On 30-31 March, 1979 a referendum was held in Iran to determine the political system of the country (Previously the monarchial regime had been overthrown on February 11, 1979).

But the problem with that referendum was that it was not standard. It just had one candidate (e.g. Islamic Republic) and people had to vote either yes or no to that single choice. In other words, other political systems that were representating many people weren't allowed to participate in the process so that the candidate remains the sole opponent of itself in the dictatorship. As a result, above 98% of the voters (with a turnout of above 90%) decided to say yes because there was a huge propaganda advocating the Islamic Republic and also it wasn't clear what would have happened next if they had chosen to say no. Also, the color of ballots (green for Yes, red for No) had a psychological impact on the voters.

My question: Is Iran alone? Are there any other countries besides Iran that have held a referendum to determine the political system of the country after the collapse of the previous one, but only with one choice available?

Update: I'm seeing answerers are making examples of constitutional bill referendums. While constitutional bill referendums do ratificate the political system of the country, it wasn't the case for Iranian referendum. They just asked people to ratificate the political system. A constitutional bill referendum took place in Iran in 1989 (10 years after the revolution). So I think Iran might be still alone in holding a referndum to choose the political system, and a constitutional bill referendum so many years after it. In other countries these referendums are collected in one constitutional bill referendum.

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    Lots of referendums are single question with Yes or No the only answers. The referendum by Britain to leave the EU; the previous one to join the EU; the referendum on Quebec independence. As for narrowing it down to referendums about choosing a political system - how many of those do you think there have been? Jul 8, 2023 at 1:38
  • It doesn't matter if there have been a lot of or a few such a referendum. What matters is that when you organize such a referendum you should include several potential political systems in it, not just one. And I know about single question referendums with Yes or No the only answers. But they are not the case in my question. Jul 8, 2023 at 1:50
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    "You should include several potential political systems in it." Why? When these referendums happen, the details of the political system have already been agreed and what they want is ratification. Ironing out these details for a single system is difficult, agreeing on several different competing systems would be next to impossible. And then, the details do matter. Perhaps I prefer a Republic to a Monarchy, but a Monarchy with lots of personal freedoms to a Republic with fewer personal freedom. The "they must chose between several options" premise is not as evident as you think.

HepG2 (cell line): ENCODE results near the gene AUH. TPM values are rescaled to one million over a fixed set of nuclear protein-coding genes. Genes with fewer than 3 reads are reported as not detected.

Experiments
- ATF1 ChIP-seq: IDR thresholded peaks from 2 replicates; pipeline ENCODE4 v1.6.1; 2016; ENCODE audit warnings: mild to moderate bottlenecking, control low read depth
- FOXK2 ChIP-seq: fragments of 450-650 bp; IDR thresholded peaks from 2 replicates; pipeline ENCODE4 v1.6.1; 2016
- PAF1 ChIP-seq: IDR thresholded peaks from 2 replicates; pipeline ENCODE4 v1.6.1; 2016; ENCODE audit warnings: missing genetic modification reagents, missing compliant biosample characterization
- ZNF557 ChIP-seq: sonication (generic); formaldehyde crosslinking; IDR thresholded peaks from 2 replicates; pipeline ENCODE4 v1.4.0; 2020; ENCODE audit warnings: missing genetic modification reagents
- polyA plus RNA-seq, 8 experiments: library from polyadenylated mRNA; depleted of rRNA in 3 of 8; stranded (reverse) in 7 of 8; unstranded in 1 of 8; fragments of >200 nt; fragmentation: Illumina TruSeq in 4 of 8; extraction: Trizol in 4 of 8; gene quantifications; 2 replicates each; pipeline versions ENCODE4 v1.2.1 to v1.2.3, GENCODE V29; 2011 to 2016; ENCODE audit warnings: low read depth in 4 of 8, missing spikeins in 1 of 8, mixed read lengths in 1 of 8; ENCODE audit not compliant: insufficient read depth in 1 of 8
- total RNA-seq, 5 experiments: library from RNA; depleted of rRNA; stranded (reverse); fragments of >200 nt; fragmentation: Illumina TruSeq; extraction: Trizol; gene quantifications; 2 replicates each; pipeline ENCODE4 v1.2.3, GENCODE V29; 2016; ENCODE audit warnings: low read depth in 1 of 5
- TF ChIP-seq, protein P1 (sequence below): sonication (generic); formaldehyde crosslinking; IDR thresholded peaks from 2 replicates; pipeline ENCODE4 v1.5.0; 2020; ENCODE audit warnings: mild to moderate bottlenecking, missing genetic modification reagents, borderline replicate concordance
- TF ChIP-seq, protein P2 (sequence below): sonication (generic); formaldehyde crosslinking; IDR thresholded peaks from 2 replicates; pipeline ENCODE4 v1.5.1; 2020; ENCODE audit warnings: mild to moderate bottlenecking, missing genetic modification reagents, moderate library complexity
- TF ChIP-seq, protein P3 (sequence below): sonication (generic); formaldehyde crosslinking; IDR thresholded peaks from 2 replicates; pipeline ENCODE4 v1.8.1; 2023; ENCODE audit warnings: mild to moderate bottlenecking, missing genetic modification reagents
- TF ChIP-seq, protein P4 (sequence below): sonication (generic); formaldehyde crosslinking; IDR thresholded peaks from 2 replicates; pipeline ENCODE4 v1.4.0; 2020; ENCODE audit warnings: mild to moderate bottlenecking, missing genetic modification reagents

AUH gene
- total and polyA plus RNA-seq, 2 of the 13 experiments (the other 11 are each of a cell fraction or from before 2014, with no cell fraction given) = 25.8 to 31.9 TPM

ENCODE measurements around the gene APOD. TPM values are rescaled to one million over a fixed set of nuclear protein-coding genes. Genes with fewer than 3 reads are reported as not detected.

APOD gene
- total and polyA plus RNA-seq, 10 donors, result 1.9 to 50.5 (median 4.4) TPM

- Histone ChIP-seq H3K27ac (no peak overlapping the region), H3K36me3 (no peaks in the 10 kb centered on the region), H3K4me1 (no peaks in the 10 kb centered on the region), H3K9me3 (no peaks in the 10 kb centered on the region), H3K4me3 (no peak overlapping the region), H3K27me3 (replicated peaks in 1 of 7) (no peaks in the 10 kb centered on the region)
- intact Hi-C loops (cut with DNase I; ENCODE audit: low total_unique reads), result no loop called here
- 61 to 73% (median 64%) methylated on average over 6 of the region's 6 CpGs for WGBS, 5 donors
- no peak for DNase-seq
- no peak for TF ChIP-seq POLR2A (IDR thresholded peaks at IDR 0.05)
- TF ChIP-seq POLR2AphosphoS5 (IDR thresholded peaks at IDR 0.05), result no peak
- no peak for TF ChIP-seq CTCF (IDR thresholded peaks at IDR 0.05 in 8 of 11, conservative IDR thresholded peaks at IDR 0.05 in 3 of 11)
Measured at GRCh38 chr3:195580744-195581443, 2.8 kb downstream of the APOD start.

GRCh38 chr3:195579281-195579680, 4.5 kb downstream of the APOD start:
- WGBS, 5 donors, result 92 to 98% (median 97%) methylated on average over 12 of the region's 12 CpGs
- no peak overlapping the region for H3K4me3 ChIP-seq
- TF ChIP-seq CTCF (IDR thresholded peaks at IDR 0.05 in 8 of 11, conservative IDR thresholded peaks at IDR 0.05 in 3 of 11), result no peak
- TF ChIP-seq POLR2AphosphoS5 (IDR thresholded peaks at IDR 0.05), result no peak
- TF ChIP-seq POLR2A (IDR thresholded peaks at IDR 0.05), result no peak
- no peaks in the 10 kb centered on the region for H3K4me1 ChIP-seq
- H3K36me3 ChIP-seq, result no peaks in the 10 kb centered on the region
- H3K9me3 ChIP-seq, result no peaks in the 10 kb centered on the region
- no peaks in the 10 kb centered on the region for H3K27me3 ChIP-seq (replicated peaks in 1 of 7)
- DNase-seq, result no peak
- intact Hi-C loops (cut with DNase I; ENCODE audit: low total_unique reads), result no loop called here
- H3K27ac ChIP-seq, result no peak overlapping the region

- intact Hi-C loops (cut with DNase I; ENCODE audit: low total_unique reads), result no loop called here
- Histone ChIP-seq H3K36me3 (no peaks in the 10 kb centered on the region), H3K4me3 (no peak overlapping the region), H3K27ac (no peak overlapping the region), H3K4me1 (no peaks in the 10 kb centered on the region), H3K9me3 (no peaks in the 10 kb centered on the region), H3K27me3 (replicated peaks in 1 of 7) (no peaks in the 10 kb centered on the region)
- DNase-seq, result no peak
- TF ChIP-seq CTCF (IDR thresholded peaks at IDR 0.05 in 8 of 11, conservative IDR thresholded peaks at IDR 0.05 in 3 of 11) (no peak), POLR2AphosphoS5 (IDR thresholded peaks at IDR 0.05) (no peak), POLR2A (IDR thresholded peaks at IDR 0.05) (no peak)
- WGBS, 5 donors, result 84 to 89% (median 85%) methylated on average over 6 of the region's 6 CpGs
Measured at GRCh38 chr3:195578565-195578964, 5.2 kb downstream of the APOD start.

– SJuan76
    Jul 8, 2023 at 11:40
  • Given that the referendum in your example was 99% in favour, what would be the point in introducing a variety of choices for the 1% to choose between? Jul 8, 2023 at 19:26
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    Your comment makes no sense. If people had wanted something other than an Islamic Republic then they would have voted No. Your last sentence is gibberish. Jul 8, 2023 at 20:14

3 Answers 3


A constitutional referendum was held in Bangladesh on 15 September 1991. Voters were asked "Should or not the President assent to the Constitution (Twelfth Amendment) Bill, 1991 of the People's Republic of Bangladesh?" The amendments would lead to the reintroduction of parliamentary government, with the President becoming the constitutional head of state, but the Prime Minister the executive head. It also abolished the position of vice-president and would see the President elected by Parliament.

The result saw 83.6% vote in favour, with a turnout of 35.2%.

  • Good answer. Mali, Tunisia and Central African Republic all had yes/no constitutional referendums recently. Jul 8, 2023 at 3:19
  • Thank you for your answer. But what I asked about was a referendum to choose the political system after overthrowning the previous regime. I'm not seeking a yes/no referendum of other causes. Jul 8, 2023 at 3:49
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    @SnackExchange Agreeing to a constitution pretty much is choosing a political system. Jul 8, 2023 at 19:23